Fauria is a true sophomore as a result of minimal late-season playing time last season (by necessity), but 2009 represents his first chance at an impact on Saturdays. Fauria will (realistically) finish with fewer than 10 receptions as a sophomore, a total that would likely rank him third among the team's tight ends (behind starter Kyle Rudolph
and talented pass-catcher Mike Ragone
, who sat out '08 due to a knee injury) but his statistics might not illustrate his impact in Coach Weis' two-tight end sets.
The Irish running game needs a
physical compliment at the position (to Rudolph who is often split off the line) and the 6'8" 245-pound-and-still-growing Fauria will look to improve the team's consistency and blocking prowess at both at the point of attack in true tight end sets, and as the motion (swing) tight end on "wham" and backside seal blocks.
Filer was a key special teams player for the Irish as a true freshman last year (nearly 100 appearances), so this could be stretching the rules of the column a bit but the talented sophomore from Mount Carmel HS logged just under three minutes of action from scrimmage as a freshman in '08.
Filer has two disparate scenarios in which he can surprise and win an early starting role this season.
- 1.) Beat out senior run-stuffer Toryan Smith for the starting MLB role. Since this represents a "may the best man win" scenario, its one that would be embraced by both the Irish fans and coaching staff (regardless of the winner).
- 2.) Cross-train at weak side linebacker behind Brian Smith. Filer would have a chance to play in space and slide into the WLB role if (Brian) Smith is forced to return to man the middle linebacker role this season.
Option No. 1 would be much more beneficial to the team (than sliding into a role by default) as Filer has mentioned he's more comfortable playing inside linebacker. He, along with a host of other young LBs will have a chance to compete in August for a key role (thus, my opinion as a result of limited exposure to his efforts there – only high school film – and my conclusion that he's more of a play-making weak side linebacker is probably irrelevant).
Regardless of his destination for '09, it's essential that Filer shines in August in order to impress in front of 80,000-plus in September.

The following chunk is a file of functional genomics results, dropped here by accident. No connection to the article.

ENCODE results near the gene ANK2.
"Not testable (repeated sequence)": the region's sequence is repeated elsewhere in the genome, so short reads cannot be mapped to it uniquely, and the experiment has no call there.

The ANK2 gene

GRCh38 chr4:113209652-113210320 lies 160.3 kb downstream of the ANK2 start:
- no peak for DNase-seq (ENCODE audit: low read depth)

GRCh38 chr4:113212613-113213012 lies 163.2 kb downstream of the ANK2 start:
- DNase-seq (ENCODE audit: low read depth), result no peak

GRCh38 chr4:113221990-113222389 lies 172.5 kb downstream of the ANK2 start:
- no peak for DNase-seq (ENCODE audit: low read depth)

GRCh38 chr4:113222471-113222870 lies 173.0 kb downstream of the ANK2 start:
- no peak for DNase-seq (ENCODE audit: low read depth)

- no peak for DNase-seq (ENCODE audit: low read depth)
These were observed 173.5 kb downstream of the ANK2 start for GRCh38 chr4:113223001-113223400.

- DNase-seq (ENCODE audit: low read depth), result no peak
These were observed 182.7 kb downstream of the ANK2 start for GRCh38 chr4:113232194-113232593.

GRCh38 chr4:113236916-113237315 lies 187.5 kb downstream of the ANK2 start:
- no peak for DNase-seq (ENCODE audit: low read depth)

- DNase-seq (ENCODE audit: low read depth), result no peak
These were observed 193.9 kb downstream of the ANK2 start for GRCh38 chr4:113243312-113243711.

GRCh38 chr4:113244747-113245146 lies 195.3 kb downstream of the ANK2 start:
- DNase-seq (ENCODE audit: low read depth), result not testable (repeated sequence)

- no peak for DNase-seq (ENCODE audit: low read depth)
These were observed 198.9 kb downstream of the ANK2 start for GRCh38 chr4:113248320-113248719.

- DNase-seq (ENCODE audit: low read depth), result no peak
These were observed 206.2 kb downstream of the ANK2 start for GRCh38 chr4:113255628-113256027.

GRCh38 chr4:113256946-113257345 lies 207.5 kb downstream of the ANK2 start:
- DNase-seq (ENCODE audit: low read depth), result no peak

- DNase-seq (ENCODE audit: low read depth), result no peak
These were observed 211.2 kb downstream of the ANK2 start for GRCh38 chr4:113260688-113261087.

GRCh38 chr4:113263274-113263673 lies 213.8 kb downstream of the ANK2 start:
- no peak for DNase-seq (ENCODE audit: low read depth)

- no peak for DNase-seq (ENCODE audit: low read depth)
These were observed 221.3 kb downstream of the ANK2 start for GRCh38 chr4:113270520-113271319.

Newman is officially listed as the backup (to junior Ian Williams) nose tackle entering fall camp. If you consider Williams, Ethan Johnson, and Hafis Williams as the standard three-man rotation inside, Newman consequently should serve in a comfortable role in '09: a true backup nose tackle that spells the starter when necessary.
But college football seasons rarely unfold as planned – you can expect to see Newman playing a key role on a key play during one of his first (ever) field appearances in September: A short-yardage play when (either) Williams needs a rest; a goal line series when one of the four down lineman struggles to the sideline with a minor injury – these are the scenarios that plague teams lacking defensive line depth. Newman, who will play the entire season as a 19-year old in the heart of the defense, now represents that depth. His development in August and the season's first five weeks will likely determine the final destination for hybrid DE/DT Ethan Johnson this fall (if Newman can become a reliable third interior defender along with Ian and Hafis Williams, Johnson can play significantly more snaps at DE).
Regardless of his overall playing time in '09 you can expect to see Brandon Newman coming soon to a goal line and short-yardage defense near you.
Later Today: Part II of Delayed Gratification
Today's Irish 101 Series examines the redshirt freshmen and other potential first-time contributors for the '09 Irish.